Was there anyone that wasn’t shocked and saddened to turn on the radio or TV this morning and learn of the tragic and untimely death of singer Chris Cornell? After performing last night in Detroit at the Fox Theater with the reformed Soundgarden, early media reports indicate he may have taken his own life.
An artist beloved to many leaving this world much too soon is certainly nothing new; we have experienced this all too often in recent years, from Prince to David Bowie. Yet the prospect of suicide can take any death to a different level. Certainly, the feeling of helplessness and confusion can become even more daunting to process and overcome.
Over the course of his long and successful career, Chris Cornell has been both beloved and reviled. Coming out of the grunge era, along with Nirvana and Pearl Jam, his was the voice of a flannel-shirted generation. Lightning would strike twice with Audioslave as his powerful, gravelly, despair-tinged voice continued to move and resonate with millions of fans. As he matured and took to solo work he also took chances – most notably with Timbaland – delving into pop music, much to the dismay of many of his followers.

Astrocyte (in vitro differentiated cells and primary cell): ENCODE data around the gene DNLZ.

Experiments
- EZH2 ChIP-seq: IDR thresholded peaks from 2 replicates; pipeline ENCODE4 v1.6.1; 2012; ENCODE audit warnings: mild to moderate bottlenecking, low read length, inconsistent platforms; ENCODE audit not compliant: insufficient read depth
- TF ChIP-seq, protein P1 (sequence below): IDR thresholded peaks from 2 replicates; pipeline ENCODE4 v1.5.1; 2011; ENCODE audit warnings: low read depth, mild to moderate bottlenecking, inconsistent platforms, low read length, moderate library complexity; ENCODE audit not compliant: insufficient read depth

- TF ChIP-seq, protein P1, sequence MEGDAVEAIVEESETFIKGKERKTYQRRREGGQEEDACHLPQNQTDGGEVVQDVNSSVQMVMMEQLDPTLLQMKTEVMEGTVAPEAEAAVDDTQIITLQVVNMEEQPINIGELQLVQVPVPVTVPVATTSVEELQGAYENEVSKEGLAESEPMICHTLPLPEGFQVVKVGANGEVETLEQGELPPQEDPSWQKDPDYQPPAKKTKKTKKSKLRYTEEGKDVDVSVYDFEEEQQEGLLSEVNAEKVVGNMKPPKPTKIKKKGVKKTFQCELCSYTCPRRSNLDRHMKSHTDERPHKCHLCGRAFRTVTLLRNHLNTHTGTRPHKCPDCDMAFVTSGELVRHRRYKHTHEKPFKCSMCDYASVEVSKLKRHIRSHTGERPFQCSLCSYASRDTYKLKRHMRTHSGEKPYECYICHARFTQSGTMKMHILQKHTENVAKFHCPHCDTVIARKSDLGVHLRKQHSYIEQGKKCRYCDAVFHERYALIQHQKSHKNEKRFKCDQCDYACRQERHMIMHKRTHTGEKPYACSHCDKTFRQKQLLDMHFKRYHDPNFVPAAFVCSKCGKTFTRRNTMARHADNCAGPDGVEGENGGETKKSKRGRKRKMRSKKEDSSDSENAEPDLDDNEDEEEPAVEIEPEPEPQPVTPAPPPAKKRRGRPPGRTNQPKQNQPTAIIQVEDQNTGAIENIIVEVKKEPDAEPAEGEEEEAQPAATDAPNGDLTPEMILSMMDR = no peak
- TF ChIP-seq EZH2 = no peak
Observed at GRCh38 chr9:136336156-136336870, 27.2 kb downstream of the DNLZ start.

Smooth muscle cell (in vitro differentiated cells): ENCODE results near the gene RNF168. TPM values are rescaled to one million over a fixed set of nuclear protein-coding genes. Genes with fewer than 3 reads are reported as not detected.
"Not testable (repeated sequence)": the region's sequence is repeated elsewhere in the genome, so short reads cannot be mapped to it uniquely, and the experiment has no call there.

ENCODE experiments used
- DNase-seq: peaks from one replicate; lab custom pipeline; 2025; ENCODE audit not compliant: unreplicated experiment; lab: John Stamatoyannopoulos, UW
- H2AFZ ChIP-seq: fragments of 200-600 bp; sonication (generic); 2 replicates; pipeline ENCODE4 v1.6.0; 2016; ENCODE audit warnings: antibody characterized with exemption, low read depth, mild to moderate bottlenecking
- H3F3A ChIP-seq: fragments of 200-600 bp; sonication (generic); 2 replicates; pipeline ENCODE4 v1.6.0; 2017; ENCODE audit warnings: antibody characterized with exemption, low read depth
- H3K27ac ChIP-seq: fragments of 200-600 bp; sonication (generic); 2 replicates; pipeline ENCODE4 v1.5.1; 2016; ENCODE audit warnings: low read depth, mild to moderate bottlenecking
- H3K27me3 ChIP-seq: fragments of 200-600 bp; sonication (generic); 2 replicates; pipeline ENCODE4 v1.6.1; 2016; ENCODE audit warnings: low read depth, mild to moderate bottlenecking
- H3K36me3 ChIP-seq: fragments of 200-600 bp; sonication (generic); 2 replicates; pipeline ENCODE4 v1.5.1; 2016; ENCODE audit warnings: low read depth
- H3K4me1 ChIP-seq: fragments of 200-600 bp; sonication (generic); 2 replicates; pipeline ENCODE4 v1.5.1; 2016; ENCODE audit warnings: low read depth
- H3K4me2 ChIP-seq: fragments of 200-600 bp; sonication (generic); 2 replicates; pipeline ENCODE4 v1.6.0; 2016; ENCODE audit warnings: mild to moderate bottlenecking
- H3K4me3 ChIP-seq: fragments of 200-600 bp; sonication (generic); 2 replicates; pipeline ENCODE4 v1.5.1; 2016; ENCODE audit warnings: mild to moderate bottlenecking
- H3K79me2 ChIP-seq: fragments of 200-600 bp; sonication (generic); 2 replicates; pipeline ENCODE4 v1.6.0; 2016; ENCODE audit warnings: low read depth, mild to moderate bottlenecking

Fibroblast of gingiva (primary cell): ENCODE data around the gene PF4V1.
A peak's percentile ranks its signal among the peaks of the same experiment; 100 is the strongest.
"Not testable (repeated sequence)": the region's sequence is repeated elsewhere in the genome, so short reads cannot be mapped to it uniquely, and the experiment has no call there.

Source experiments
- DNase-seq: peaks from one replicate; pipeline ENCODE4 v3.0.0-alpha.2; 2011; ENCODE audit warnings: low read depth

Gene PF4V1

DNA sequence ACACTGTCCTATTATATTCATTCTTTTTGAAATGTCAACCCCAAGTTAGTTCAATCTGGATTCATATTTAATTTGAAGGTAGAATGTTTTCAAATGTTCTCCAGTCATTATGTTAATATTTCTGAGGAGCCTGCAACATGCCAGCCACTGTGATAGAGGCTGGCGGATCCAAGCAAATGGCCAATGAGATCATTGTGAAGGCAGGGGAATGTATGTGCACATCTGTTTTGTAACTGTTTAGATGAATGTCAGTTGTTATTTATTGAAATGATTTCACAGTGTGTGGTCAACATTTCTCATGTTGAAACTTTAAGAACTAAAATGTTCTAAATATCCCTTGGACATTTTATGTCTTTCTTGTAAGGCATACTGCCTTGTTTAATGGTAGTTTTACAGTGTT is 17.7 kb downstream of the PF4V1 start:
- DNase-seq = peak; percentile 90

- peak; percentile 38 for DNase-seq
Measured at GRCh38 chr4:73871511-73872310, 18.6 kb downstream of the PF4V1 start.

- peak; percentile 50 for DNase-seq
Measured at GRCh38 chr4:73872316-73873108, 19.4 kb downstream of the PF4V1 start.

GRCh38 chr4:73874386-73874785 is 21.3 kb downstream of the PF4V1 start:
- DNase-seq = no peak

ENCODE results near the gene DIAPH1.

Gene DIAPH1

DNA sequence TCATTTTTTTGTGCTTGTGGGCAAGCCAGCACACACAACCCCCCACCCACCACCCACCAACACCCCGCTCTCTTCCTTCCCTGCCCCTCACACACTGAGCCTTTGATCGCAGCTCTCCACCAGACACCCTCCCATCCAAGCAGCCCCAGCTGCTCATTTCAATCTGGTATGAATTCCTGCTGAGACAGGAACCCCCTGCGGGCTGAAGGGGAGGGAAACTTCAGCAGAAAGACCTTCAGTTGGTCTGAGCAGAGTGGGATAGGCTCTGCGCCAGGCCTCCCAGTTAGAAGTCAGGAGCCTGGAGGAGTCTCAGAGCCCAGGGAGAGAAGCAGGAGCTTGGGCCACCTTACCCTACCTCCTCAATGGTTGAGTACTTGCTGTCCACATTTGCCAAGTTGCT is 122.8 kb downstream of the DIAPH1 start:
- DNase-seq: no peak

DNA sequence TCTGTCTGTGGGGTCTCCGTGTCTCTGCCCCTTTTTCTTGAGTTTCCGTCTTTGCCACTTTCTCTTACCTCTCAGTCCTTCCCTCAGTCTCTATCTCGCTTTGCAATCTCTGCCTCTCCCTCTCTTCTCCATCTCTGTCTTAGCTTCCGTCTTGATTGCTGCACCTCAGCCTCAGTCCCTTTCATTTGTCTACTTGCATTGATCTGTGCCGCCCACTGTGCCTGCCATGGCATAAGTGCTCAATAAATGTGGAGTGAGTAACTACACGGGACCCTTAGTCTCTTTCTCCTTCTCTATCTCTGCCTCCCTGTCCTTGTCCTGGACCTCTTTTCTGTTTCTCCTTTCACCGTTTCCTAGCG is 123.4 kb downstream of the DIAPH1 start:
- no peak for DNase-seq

Providing a degree of comfort this morning were several Detroit radio stations, most notably 89X and WRIF, who eschewed their typical programming of all-talk, jokes and revelry for thoughtful discourse with fans interspersed with Cornell’s music. Music is personal and emotional. These radio pros did their industry proud.
And so we listen back and remember, including to perhaps Chris Cornell’s most well-know song, “Black Hole Sun,” searching more some kind of meaning, insight or sign in his words: In my eyes, indisposed, in disguises no one knows…